Well lets find out.......
BMI stands for body mass index, and it uses several parameters to determine each persons number. There are hundreds of online calculators that will ask you to input your age, sex, height and weight.
The calculator will then give you a number, and a chart to tell you whether that number means you are under, over or a healthy weight.
Typically, BMI is classified into four groups:
Underweight = <18.5
Normal weight = 18.5–24
Overweight = 25–29.9
Obesity = BMI of 30 or greater
Sounds simple enough - right?!
The BMI formulation is around 200 years old, we have come a long way since then!
Well this can be a useful tool to gain an idea of your body composition, however your BMI does not account for many things, such as:
- Your body fat percentage
- Your muscle mass
- Your bone density
- It ignores waist circumference (which is a much better measurement of whether you are obese)-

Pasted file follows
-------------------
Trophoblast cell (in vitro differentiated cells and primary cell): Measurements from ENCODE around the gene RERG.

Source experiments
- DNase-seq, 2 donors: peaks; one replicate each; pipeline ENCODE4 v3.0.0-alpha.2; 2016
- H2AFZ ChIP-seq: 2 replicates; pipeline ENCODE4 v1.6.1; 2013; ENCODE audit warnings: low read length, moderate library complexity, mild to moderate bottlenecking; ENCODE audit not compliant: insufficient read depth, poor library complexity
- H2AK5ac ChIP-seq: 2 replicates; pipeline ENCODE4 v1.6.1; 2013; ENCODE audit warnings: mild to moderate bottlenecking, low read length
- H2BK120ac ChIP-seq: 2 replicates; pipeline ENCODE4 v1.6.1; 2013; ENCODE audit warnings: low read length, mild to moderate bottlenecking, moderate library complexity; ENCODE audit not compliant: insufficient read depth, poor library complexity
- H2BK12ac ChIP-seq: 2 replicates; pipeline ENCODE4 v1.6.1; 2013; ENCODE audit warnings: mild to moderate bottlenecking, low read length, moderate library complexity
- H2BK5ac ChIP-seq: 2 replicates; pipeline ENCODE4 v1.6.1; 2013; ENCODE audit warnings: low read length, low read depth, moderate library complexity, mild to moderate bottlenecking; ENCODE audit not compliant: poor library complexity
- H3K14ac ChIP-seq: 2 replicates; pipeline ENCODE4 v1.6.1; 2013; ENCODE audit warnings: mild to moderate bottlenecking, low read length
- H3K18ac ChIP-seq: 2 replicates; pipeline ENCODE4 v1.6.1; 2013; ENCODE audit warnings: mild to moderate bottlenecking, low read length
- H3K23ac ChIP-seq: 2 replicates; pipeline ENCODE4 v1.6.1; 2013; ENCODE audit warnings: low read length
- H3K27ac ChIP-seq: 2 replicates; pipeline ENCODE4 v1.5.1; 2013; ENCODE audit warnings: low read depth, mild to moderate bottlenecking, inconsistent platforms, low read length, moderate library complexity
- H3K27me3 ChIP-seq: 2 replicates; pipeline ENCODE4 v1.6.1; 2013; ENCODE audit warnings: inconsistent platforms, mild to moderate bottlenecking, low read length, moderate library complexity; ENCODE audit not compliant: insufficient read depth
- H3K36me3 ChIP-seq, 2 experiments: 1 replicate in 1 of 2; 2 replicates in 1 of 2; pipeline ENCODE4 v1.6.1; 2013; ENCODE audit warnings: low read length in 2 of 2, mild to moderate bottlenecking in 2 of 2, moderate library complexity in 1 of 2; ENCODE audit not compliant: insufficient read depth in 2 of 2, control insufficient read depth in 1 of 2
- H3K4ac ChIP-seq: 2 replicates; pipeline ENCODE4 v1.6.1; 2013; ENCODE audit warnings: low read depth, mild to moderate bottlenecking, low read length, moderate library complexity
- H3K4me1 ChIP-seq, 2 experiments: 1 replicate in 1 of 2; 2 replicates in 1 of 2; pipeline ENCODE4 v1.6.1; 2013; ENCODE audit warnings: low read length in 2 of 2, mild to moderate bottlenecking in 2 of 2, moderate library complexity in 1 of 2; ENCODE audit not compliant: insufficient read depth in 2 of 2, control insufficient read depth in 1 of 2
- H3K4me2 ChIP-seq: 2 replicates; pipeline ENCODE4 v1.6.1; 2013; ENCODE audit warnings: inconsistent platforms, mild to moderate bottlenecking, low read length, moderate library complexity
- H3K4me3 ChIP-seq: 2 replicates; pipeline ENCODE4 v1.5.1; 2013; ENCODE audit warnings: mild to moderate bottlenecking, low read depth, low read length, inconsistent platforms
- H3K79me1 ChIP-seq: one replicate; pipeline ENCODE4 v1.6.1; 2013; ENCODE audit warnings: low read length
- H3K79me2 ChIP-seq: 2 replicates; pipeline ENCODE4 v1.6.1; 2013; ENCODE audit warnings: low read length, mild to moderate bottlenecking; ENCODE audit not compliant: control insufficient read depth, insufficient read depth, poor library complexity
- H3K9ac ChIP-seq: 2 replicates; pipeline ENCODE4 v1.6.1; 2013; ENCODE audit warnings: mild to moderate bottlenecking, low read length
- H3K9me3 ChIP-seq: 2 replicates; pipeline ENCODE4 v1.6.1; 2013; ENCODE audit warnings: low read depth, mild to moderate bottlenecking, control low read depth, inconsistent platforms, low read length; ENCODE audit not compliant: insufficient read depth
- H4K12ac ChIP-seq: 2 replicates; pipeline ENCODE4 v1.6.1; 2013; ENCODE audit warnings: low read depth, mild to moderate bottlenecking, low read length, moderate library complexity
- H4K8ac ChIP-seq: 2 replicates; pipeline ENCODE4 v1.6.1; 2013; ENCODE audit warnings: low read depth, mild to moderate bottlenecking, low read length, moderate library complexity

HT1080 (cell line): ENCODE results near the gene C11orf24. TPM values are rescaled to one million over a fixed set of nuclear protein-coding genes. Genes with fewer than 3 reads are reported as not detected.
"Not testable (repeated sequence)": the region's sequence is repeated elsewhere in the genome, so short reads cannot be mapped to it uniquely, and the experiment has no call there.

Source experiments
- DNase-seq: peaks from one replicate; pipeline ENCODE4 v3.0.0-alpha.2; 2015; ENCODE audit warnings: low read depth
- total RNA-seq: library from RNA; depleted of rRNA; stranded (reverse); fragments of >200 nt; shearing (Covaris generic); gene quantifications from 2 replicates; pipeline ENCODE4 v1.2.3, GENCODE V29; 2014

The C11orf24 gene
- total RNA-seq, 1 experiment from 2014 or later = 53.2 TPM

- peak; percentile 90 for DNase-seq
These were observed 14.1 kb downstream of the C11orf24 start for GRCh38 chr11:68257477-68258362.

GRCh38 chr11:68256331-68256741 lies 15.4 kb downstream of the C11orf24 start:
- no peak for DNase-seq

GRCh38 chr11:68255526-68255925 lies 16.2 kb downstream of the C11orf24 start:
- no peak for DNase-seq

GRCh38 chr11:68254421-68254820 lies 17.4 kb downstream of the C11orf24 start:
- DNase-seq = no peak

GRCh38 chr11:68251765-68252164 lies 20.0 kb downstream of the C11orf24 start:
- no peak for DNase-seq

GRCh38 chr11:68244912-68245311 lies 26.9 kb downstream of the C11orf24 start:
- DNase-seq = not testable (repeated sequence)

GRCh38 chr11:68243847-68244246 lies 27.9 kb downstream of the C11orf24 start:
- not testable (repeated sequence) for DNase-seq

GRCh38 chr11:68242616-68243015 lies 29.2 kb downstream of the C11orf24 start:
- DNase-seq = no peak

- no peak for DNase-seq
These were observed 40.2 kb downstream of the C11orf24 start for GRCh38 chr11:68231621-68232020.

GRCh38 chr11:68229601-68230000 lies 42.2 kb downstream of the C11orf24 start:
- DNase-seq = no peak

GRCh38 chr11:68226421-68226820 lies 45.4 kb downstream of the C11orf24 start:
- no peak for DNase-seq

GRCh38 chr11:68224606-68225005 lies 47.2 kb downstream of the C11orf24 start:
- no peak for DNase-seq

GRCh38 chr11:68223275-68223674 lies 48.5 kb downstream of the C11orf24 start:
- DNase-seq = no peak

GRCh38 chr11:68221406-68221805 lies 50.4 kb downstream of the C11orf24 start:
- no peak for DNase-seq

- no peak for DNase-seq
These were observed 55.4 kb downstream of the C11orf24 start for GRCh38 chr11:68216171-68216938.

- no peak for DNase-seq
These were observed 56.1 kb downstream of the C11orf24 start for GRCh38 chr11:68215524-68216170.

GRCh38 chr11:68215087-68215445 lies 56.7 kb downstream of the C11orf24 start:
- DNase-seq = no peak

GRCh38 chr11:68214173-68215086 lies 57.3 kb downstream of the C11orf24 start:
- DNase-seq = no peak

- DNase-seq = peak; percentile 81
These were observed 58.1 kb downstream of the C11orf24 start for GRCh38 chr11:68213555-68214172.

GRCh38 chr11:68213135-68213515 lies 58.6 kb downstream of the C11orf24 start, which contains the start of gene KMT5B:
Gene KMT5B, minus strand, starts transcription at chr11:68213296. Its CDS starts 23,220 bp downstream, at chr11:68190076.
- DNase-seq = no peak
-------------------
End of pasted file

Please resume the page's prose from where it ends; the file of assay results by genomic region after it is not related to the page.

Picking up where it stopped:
So, as an example - a typical rugby player with strong bones and a large amount of muscle mass, but a low amount of body fat may have a high BMI, likewise - a petite individual with little muscle and a higher body fat percentage may have a low BMI. Therefore it is safe to say that it is not an indication of a persons health.
A better option is waist measurement (because fat around the middle is highly associated with poor health) and your waist to height ratio.
Recommended waist sizes are as follows:
No more than 39 or 40 inches for men
No more than 34 or 35 inches for women.
For waist to height ratio, the aim is to have a waist circumference that is less than half of your height.
Much like my previous blog post on the scales, do not let BMI determine your health, these are useful tools but do not paint the entire picture. As always, I promote balanced and individual approach with each client so that we CAN paint the whole picture!